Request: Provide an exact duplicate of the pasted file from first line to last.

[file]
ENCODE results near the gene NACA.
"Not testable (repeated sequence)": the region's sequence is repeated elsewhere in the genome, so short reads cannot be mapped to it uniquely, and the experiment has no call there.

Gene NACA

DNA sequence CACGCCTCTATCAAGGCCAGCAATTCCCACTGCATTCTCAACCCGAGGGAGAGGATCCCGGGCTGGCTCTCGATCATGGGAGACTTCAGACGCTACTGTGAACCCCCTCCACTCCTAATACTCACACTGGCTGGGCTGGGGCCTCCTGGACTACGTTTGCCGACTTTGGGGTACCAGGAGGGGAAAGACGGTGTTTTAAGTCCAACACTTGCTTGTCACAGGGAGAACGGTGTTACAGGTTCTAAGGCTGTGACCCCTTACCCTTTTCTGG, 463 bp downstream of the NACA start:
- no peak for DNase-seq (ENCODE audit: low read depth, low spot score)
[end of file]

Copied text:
ENCODE results near the gene NACA.
"Not testable (repeated sequence)": the region's sequence is repeated elsewhere in the genome, so short reads cannot be mapped to it uniquely, and the experiment has no call there.

Gene NACA

DNA sequence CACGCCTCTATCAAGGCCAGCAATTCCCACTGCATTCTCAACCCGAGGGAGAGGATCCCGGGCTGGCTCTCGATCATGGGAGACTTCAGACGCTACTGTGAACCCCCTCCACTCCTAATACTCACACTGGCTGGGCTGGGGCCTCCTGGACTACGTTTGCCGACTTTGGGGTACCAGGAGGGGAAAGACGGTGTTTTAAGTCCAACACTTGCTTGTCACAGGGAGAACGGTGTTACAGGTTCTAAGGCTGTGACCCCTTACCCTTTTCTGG, 463 bp downstream of the NACA start:
- no peak for DNase-seq (ENCODE audit: low read depth, low spot score)